Virginia hopes to receive enough coronavirus vaccine doses by the end of December for most of its healthcare workers and long-term care residents to get their first shot.
Based on the latest information from the federal government’s Operation Warp Speed, Virginia would get 480,000 doses from pharmaceutical companies Pfizer and Moderna. That is just shy of the estimated 500,000 healthcare professors and long-term care residents in the state, according to a press release.
“We will focus initially on the groups that have been most at risk for severe illness from COVID-19 infections and those whose work puts them at greatest risk of contracting COVID-19 infections,” Virginia Health Commissioner Norm Oliver said in a statement Friday.
“Over time, as more vaccine supply becomes available, more Virginians will be able to get vaccinated, and we can look forward to a time when this pandemic will end.”
In line with federal guidance, Virginia will prioritize healthcare workers and long-term care residents for initial doses of the vaccine. Gov. Ralph Northam has said that by early to mid-summer, he hopes most people in Virginia will be vaccinated.
Both the vaccine frontrunners require two doses. The second Pfizer shot comes three weeks after the first, and the Moderna booster comes four weeks later. In a mid-November update to its vaccine plan, Virginia said, “a reserve [of vaccine] will be held at the federal level to ensure access to a second dose.”
“We do expect to receive second doses at the appropriate time,” a health department spokesperson confirmed to WAMU/DCist Sunday.
The state’s first shipment of roughly 72,000 Pfizer vaccine doses should arrive in mid-December, according to the press release, pending emergency use authorization from the Food and Drug Administration.
Virginia will distribute the shots to healthcare systems that have ultracold storage capacity — the Pfizer vaccine must be kept at -94 degrees. Healthcare workers who provide direct care to COVID-19 patients will be the top priority for these initial doses, according to the health department.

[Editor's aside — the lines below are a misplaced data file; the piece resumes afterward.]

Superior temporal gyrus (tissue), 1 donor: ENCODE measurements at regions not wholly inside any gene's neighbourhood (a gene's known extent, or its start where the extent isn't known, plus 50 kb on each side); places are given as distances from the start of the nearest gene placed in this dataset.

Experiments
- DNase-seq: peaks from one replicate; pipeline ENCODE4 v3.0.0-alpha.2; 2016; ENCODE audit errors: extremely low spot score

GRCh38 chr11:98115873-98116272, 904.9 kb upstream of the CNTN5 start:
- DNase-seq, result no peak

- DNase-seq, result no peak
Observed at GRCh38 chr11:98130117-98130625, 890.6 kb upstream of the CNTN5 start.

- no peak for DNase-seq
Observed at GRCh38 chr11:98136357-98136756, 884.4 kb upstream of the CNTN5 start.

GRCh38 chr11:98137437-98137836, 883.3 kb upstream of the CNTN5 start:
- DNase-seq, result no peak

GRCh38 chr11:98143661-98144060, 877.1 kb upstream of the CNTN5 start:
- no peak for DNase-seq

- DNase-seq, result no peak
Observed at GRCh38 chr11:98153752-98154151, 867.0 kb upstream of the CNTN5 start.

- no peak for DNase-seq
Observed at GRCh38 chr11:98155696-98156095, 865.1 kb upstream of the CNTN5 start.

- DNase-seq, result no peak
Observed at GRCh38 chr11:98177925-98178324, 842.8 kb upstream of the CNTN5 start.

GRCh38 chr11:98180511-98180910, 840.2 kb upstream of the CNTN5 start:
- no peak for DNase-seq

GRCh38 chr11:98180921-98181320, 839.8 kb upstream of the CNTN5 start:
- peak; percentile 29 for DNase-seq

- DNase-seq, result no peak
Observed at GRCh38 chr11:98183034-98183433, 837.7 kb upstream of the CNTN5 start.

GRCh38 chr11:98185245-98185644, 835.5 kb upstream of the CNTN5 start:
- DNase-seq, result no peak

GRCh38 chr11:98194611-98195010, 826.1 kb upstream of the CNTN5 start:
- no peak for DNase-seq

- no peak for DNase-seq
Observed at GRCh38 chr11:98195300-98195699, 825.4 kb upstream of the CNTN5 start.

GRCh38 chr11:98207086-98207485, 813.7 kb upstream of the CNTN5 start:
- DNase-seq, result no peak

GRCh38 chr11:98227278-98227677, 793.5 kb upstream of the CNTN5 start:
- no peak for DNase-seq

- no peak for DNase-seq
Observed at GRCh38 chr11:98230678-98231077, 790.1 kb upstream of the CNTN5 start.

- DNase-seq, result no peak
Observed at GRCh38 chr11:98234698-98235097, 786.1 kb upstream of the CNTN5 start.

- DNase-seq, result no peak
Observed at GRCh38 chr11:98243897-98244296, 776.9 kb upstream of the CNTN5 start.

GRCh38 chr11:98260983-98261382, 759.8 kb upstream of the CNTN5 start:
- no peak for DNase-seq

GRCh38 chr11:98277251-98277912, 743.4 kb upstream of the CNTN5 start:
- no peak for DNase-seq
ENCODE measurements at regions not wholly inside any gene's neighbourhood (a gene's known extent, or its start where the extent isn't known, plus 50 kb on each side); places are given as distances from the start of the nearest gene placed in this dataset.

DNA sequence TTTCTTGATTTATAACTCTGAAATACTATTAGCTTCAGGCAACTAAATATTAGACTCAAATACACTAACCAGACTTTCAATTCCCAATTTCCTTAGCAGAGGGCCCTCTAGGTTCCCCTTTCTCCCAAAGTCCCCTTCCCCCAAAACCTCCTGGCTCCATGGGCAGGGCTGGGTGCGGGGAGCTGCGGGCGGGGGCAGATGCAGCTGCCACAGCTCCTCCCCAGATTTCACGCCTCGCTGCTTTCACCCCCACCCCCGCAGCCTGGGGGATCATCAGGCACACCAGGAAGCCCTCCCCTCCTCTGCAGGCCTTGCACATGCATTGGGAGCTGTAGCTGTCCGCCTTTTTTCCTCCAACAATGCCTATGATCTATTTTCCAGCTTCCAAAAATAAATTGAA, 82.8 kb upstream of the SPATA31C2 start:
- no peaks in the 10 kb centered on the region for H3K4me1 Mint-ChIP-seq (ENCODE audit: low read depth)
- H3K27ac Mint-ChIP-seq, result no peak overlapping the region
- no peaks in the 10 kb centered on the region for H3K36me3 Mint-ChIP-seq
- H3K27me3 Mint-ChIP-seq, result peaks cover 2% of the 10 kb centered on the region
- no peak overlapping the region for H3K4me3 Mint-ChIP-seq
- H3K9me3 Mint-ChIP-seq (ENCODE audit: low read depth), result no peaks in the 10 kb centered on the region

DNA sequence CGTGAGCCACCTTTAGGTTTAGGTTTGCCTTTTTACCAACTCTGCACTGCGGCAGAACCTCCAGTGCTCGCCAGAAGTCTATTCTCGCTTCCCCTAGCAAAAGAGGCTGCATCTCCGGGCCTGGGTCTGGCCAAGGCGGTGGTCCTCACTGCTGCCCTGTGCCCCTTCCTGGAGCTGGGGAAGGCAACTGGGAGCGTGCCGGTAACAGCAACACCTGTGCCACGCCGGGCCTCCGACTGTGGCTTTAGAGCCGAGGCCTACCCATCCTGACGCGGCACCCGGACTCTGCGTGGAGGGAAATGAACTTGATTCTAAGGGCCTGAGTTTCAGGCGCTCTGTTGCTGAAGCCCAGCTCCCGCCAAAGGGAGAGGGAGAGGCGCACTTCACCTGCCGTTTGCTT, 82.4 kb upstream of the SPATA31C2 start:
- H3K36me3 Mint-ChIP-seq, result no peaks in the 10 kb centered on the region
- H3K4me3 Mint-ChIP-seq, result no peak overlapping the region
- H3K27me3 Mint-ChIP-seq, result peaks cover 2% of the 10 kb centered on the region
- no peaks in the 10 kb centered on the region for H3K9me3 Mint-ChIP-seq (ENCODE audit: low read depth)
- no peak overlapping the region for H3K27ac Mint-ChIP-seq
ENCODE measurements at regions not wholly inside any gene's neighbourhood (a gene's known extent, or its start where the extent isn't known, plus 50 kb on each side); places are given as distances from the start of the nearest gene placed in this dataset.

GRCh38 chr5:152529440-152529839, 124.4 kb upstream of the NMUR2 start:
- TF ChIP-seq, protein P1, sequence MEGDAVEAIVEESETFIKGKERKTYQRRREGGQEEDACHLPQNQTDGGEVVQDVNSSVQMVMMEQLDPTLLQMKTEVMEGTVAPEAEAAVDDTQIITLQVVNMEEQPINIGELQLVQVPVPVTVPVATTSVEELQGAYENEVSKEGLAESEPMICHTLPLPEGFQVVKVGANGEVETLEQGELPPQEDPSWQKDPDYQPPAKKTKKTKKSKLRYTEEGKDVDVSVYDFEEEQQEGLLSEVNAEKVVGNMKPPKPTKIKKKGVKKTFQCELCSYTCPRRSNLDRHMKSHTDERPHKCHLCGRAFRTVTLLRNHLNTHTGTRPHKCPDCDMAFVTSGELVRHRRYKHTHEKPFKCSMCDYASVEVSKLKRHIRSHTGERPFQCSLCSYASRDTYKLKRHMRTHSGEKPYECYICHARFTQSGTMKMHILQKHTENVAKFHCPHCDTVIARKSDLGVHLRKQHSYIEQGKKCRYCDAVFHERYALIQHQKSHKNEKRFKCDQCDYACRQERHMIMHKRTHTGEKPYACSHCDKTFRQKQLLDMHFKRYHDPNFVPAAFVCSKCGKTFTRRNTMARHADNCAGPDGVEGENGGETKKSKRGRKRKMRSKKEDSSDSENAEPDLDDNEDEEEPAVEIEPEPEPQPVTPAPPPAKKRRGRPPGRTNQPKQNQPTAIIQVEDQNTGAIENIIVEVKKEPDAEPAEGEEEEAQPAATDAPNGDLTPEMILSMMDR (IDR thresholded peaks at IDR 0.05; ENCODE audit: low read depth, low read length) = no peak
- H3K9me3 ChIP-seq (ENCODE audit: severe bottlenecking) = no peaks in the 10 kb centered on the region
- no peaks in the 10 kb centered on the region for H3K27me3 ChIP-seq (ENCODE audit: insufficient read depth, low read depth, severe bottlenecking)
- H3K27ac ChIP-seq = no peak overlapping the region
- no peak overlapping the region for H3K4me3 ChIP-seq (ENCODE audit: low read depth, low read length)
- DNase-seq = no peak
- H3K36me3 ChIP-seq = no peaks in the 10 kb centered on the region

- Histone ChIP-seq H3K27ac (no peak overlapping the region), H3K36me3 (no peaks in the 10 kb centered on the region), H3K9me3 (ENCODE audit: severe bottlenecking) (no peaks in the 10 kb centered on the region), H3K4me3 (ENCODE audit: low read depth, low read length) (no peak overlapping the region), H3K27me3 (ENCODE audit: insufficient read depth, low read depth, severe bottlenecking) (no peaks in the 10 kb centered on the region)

The department says “subsequent weekly shipments” of the vaccine will be divided between healthcare workers and long-term care centers.
Most nursing home residents and staff will get their shots at pharmacies like CVS or Walgreens. The Moderna vaccine does not require ultracold storage, which makes it easier to administer to people outside a hospital setting, officials said.
Several hundred thousand vaccine doses is more than Virginia had previously announced. As of last week, Virginia had only said it was anticipating 70,000 or so does of the Pfizer vaccine. And health officials had divided their “Phase 1” priority group into multiple subgroups in case initial supply was very limited.
Virginia estimates it will spend $121 million on vaccine distribution. In October, Northam allocated $22 million in CARES Act funding to support vaccine distribution through the end of the year. Northam said he would identify additional sources of funding to continue operations into 2021.
Localities in the region are also beginning to prepare. Next week, the Arlington County Board plans to consider accepting two state grants — totaling $660,000 — to support the mass distribution of the vaccine. The funding would go toward expenses like hiring temporary workers, renting facilities and operating clinics, according to the county.
D.C. officials, meanwhile, are fighting for additional vaccine doses. Mayor Muriel Bowser said last week the city is slated to get nearly 7,000 doses, enough for about 10% of the healthcare workforce. The federal government’s plan determines vaccine allotment based on residency, which Bowser said hurts D.C. because roughly three-quarters of its healthcare workers live in Maryland or Virginia.
“So far, the Operation Warp Speed is approaching every jurisdiction by resident population, and we think that that especially doesn’t work for us because of how people live and work in our region,” Bowser said during Friday’s episode of The Politics Hour. “We are an outlier with the number of health care workers that don’t actually live in the District. So that makes it very difficult for us to get up to 30% or 50% of our health care workers, given our population.”